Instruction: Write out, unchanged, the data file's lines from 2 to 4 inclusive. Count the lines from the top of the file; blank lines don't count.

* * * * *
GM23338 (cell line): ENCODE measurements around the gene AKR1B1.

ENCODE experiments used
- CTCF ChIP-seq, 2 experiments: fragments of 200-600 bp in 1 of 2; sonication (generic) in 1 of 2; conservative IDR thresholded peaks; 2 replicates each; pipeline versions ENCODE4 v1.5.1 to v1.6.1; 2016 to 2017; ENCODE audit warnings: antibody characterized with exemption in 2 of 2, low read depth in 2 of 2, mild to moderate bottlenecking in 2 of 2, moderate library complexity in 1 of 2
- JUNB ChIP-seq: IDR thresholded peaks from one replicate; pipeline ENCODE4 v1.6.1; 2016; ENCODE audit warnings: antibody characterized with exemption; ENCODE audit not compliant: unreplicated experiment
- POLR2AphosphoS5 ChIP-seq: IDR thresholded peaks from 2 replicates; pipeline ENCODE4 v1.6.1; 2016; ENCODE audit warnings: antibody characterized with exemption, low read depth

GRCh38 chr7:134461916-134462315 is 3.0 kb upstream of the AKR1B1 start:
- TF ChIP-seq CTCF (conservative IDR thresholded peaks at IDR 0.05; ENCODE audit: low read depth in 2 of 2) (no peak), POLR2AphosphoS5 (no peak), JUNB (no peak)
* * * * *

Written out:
ENCODE experiments used
- CTCF ChIP-seq, 2 experiments: fragments of 200-600 bp in 1 of 2; sonication (generic) in 1 of 2; conservative IDR thresholded peaks; 2 replicates each; pipeline versions ENCODE4 v1.5.1 to v1.6.1; 2016 to 2017; ENCODE audit warnings: antibody characterized with exemption in 2 of 2, low read depth in 2 of 2, mild to moderate bottlenecking in 2 of 2, moderate library complexity in 1 of 2
- JUNB ChIP-seq: IDR thresholded peaks from one replicate; pipeline ENCODE4 v1.6.1; 2016; ENCODE audit warnings: antibody characterized with exemption; ENCODE audit not compliant: unreplicated experiment